Prostate cancer is the fourth most common cancer in both sexes combined and the second most common cancer in men. An estimated 1.1 million men worldwide were diagnosed with prostate cancer in 2012, accounting for 15% of the cancers diagnosed in men, with almost 70% of the cases (759,000) occurring in more developed regions.
Now, a team of UC San Francisco researchers has discovered something they refer to as the ‘Achilles Heel’ of treatment-resistant prostate cancer.
Compared with other cancers, prostate cancer prognosis is good today. In many cases, the disease is so mild that it does not require whole-body treatment, it can be removed by surgery or radiotherapy at an early stage.
But there are also more malignant and rapidly growing forms of prostate cancer that rapidly spread and are more difficult to treat. In these cases, hormonal therapy is often used to possibly keep the disease in check and slow down the spread.
In a new study, researchers have studied the most aggressive form of prostate cancer called castration-resistant prostate cancer. In principle, almost everyone that ultimately die due to prostate cancer has this form that no longer responds to treatment.
Prostate cancer cells are dependent on the process of the cell that produces proteins, as it provides fuel for their growth. But there is a weakness if the cells get too much protein, they die.
Because of the rapid growth of the most aggressive prostate tumors, many proteins should be formed. But the researchers’ results show that the malignant cancer cells have developed a “brake” for the production of proteins so that they get just enough to grow and not too much so that they die.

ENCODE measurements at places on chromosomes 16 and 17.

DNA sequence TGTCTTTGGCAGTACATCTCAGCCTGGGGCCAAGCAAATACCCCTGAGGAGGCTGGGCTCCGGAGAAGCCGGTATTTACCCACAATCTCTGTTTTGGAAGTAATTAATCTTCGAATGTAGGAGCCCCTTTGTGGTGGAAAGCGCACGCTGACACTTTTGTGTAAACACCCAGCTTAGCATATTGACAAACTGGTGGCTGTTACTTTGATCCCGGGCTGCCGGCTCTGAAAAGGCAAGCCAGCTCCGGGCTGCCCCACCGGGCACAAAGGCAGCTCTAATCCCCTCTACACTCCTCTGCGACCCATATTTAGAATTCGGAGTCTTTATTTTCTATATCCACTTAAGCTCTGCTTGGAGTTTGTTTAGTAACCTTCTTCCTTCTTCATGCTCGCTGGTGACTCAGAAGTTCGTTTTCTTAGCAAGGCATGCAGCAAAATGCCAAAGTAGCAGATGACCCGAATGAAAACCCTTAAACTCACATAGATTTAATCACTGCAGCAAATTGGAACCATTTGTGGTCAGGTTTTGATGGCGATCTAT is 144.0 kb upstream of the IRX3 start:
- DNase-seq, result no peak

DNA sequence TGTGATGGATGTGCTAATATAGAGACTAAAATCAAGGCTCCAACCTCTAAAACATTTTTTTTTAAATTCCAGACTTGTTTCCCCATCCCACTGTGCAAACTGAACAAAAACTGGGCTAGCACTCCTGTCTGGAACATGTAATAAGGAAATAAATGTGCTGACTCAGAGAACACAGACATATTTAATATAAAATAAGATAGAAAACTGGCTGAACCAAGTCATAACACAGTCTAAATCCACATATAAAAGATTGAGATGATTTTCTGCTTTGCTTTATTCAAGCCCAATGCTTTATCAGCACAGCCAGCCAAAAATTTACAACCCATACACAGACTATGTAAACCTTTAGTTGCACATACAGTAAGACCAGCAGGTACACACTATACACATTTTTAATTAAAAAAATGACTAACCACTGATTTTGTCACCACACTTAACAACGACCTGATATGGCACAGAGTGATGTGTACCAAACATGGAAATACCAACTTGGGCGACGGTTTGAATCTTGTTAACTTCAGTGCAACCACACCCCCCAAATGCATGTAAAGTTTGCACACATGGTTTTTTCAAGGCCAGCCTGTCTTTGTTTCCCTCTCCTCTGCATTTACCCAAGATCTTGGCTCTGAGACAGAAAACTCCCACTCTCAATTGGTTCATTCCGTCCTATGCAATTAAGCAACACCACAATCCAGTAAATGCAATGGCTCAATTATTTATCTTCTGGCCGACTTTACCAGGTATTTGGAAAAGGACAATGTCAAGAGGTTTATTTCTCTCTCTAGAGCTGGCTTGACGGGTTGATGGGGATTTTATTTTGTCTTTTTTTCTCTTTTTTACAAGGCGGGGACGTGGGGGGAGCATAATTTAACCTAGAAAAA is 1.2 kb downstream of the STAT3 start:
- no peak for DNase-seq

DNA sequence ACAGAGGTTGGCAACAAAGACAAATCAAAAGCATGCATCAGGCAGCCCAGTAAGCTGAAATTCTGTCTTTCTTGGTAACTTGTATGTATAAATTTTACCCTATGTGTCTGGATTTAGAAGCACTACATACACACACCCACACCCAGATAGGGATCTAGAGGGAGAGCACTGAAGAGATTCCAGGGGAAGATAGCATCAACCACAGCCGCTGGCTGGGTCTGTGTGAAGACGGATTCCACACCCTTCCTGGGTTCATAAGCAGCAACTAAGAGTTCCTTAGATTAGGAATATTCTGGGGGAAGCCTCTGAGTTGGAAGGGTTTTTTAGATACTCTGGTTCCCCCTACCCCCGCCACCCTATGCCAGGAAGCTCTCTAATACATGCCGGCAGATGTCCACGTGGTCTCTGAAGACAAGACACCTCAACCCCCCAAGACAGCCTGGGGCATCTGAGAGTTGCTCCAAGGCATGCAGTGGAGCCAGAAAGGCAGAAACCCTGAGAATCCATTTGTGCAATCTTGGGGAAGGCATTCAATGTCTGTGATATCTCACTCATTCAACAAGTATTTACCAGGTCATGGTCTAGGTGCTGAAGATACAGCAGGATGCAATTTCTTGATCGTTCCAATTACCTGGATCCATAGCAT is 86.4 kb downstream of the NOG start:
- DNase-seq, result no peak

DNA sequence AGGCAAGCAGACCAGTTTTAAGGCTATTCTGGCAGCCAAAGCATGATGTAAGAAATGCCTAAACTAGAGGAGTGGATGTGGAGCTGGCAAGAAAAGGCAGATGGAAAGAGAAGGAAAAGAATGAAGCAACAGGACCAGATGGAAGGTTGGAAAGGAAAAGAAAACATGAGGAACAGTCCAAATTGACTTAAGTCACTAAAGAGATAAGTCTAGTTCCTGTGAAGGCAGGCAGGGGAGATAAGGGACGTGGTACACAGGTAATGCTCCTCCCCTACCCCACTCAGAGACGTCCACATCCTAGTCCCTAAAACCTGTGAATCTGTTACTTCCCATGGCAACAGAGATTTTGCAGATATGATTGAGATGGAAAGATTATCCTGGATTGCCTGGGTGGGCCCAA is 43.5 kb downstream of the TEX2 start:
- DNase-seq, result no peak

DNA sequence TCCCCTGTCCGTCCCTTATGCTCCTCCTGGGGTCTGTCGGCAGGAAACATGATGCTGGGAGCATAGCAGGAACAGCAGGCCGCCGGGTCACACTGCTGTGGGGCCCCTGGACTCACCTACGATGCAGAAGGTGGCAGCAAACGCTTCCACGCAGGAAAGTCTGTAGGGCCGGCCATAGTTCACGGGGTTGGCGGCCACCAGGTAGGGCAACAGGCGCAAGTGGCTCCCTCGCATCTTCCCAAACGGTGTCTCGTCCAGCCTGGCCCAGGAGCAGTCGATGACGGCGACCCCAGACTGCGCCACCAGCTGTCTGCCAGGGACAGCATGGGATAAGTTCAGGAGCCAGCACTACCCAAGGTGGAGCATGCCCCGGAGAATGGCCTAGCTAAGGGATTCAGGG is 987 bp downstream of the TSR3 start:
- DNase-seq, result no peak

This brake is also a kind of protein. The researchers, therefore, tried to find a way to block this ‘protein brake’, thus causing the cancerous cells to die from protein overload.
“We have learned that cancer cells become ‘addicted’ to protein synthesis to fuel their need for high-speed growth, but this dependence is also a liability: too much protein synthesis can become toxic,”
“We have discovered the molecular restraints that let cancer cells keep their addiction under control and showed that if we remove these restraints they quickly burn out under the pressure of their own greed for protein.”
– Senior author Davide Ruggero, Ph.D., the Helen Diller Family Chair in Basic Cancer Research and a professor of urology and cellular and molecular pharmacology at UCSF.
Protein Brake Deactivation
They found an experimental drug from another study called ‘ISRIB’, a laboratory study conducted on serious brain injuries for which researchers had developed a molecule that blocks this protein brake, but for another purpose.
The researchers first tested the drug on treatment-resistant prostate cancer tumors that they had grown into the laboratory. These tumors had been taken from humans. They then tested the drug on mice that received human prostate cancer tumors.
It was found that the drug caused malignant prostate cancer tumors to decrease in size while normal cells were left unaffected. Even less malignant tumors were left unaffected.
“Together these experiments show that blocking P-eIF2α signaling with ISRIB both slows down tumor progression and also kills off the cells that have already progressed or metastasized to become more aggressive,”
“This is very exciting because finding new treatments for castration-resistant prostate cancer is a pressing and unmet clinical need.”
– Crystal Conn, PhD, a postdoctoral researcher in the Ruggero lab and one of the paper’s two lead authors.
Hao G. Nguyen et al. Development of a stress response therapy targeting aggressive prostate cancer DOI: 10.1126/scitranslmed.aar2036